Discussion Archives:S-Corp-Salary: file a (very) late 941 or issue a 1099?

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Discussion Forum Index --> Consumer Questions --> S-Corp-Salary: file a (very) late 941 or issue a 1099?

OR (talk|edits) said:

15 March 2007
I'm the un-paid, non-preparer (whew!) of a friend that needs help! He has an S-corp, sole SH/officer. In 2004: $87k net income, $26k in distrib, but NO salary! 2004 Return has not been filed yet.

Prior years, salary taken when they had income, which was on and off through several years.

2002: Net loss, no salary or distrib.

2003: $20k income, no distrib, no salary.

2004: $87k net income, $26k in distrib, but NO salary! Return has not been filed yet.

2005: $20k salary & 2006: $30k salary

Should I suggest they file a (very late) 941 in 2004 and incur the penalties or do a late 1099? They have enough est taxes pd to cover the SE on a 1099 on the 1040, but I'm concerned about salary taken in previous years. I think they could get away with a $15k-$20k salary for 2004. It that reasonable? 941 or 1099? Whaddya think?

JR1 (talk|edits) said:

March 15, 2007
While the 1099 is appealing for simplicity, the penalty maxes at 10%. Assuming the interest is the same either way, the penalty on the 1099 reporting on the 1040 would be 25% failure to file max, plus .5% per month since, plus the interest. Anyone else?

OR (talk|edits) said:

16 March 2007
Please clarify penalties. What would the 10% penalty be on? The 2004 tax returns have not been filed. There is no penalty fo failure to file the 1040, since no tax will be due on the 1040 return even if we include 1099 income.

OR (talk|edits) said:

16 March 2007
There would be a penalty on the 941, failure to pay. I think the max is 10%, plus annual interest.
  • Inserting original poster's duplicate question, asked later that day, here:

OR (talk|edits) said:

16 March 2007
Here's a good one. I am a Lic Tax Consultant, not practicing, but have done S-corp returns in the past. Non-paid, non-preparer, so have some flexibility, "creativity"

Income/Losses below are after salary, when paid. Distributions paid, are after salary.

Client started bus in 2002:

2002, Net Loss ($10,000)$00 salary,$00 distributions 2003, Net Inc $20,000, $00 salary,, $00 distrib. (repaid loan to SH) 2004, Net Inc $87,000, $00 salary!! $26,000 distrib. 2005, Net Loss($6,000),$20,000salary, $41,000 distrib. 2006, Net Inc $5,000, $30,000 salary, $2k distrib.

They have NOT filed 1120S or 1040 since 2002!! (lucky me, that's my job!)

I have thought about filing 941's as follows:

2004 w/$15k in salary (as a warm up, just starting to be profitable).

They just take the hit on late filing, late pmt penalties to avoid the $0 salary in 2004 and all the distrib being deemed salary, which I have heard could happen, but have not read about here. I know $15,000 in salary may sound low, but I have to weigh the risk of a low salary, w/all the penalties on the late 941.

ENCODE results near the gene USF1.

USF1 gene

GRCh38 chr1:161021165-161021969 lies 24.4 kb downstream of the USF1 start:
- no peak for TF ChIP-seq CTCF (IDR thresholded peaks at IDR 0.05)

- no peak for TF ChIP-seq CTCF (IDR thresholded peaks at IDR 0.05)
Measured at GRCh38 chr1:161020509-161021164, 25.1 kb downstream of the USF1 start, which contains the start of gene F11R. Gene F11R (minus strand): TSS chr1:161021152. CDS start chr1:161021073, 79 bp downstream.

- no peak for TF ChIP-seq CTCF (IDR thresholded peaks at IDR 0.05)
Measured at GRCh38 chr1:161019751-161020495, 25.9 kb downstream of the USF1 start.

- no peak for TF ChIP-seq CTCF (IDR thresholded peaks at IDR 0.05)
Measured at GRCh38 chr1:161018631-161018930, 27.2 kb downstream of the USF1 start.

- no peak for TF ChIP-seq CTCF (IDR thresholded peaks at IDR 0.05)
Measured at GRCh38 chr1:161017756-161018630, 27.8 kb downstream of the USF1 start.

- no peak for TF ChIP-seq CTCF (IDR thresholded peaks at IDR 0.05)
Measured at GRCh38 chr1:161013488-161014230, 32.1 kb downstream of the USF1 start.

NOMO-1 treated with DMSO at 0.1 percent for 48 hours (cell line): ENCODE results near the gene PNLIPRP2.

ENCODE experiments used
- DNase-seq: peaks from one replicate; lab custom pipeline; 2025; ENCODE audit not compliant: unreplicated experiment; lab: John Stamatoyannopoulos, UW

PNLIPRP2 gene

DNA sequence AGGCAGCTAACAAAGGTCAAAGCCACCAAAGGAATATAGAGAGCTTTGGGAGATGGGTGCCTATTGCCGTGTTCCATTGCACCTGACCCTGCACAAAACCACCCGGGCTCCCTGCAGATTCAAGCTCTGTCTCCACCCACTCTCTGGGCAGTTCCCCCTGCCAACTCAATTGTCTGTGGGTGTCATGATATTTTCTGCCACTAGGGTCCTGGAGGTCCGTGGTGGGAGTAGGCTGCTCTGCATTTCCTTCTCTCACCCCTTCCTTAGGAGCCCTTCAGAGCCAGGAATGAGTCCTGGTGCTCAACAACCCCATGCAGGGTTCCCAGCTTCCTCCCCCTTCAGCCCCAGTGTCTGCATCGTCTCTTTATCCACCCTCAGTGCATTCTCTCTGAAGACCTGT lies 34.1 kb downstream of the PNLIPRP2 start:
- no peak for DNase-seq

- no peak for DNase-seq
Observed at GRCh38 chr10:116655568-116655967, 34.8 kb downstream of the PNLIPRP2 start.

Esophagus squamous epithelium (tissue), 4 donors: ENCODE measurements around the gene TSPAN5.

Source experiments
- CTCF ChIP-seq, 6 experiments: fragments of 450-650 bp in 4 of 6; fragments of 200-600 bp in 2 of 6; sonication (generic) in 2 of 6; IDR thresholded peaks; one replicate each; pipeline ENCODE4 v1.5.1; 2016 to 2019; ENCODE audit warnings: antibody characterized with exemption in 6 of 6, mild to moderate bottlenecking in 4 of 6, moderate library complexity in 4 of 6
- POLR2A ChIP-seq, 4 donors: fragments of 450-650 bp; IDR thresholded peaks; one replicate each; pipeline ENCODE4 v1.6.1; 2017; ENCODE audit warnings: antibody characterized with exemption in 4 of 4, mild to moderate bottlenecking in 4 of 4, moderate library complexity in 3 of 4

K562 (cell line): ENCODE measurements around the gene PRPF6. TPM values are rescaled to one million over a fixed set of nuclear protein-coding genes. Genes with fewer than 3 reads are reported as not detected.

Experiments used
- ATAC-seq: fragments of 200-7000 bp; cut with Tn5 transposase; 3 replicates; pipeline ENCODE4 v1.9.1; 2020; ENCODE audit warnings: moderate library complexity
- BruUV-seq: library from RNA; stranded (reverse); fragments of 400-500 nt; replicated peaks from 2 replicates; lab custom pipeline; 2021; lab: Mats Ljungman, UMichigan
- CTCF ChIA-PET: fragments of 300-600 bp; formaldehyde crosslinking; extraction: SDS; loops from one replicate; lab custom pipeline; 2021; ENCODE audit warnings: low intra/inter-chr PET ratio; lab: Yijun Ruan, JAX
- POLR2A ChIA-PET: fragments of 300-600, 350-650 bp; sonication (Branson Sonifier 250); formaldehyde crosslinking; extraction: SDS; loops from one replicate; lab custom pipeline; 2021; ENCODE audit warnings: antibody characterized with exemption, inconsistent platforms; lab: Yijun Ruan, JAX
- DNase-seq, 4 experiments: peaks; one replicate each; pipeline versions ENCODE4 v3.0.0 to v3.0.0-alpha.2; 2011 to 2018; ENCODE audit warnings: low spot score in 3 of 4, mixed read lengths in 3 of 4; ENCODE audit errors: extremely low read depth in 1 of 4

Or, do I do a 1099 for the $15k, subject to SE tax?

At least they haven't filed the returns yet! Thanks for your help & suggestions!

Kevinh5 (talk|edits) said:

16 March 2007
creativity should stay within the limits whether you are a paid preparer or not. The world doesn't need more nuts doing free tax returns that are wrong, giving taxpayers the idea that something is allowed.

Learn the rules, get licensed, do a good job.

Or leave.

If you were from New Hampshire, you'd understand the state motto.

  • end of insertion

Szptax (talk|edits) said:

29 March 2007
what happens if a new s corp doesn't pay the shareholder/owner a w-2 & instead pays a 1099 with the shareholder reporting it as self employment income?

Bottom Line (talk|edits) said:

30 March 2007
Lots of threads on this. Basic conclusion is better than nothing for first year but need to do payroll properly going forward.

  • and the following two posts have been moved out of a tax pro discussion that's currently (re)active:

Irisheyesrsmiln (talk|edits) said:

23 April 2008
Good Morning - On December 28, 2008, our payroll tax exceeded $100,000 for the very first time. The money was actually transferred to the bank we use for taxes on that day. However, with the holiday and we normally have a two day due date. The IRS has given us a large penalty and interest charge. I seem to remember reading somewhere that if there is an error made in a change of payment due dates, they will forgive that one time. I sent the IRS detailed information and the response from the IRS, "Errors in judgement not forgiven".

Blrgcpa (talk|edits) said:

23 April 2008
Profile please.

  • the remaining posts were from the original discussion that started at the very top, just a later date than the inserted consQ.

Tpacct (talk|edits) said:

5 September 2008
For those of us that have actually implemented the 1099 method in this situation, has anyone not actually issued a 1099/1096 and simply reported the amount as Officer Compensation on 1120S and as Schedule C income on 1040? What are the possible consequences of not filing the paper? What good does a formal filing of 1099/1096 do at this point?

JR1 (talk|edits) said:

September 5, 2008
Several times. Never had a problem or mail.

RoyDaleOne (talk|edits) said:

5 September 2008
I would file the returns without W-2 or 1099 if that is what real happen on these old returns.

Some of the years have no need for W2 or 1099, in my very learned opinion.

Blrgcpa (talk|edits) said:

6 September 2008
I'd file properly and do a very late W-2 and 941 for the 4th q. Then do the 1120S. Pay the penalties and be done with it. Otherwise the IRS can say that the s corp is evading p/r taxes, and that's againgst the law.
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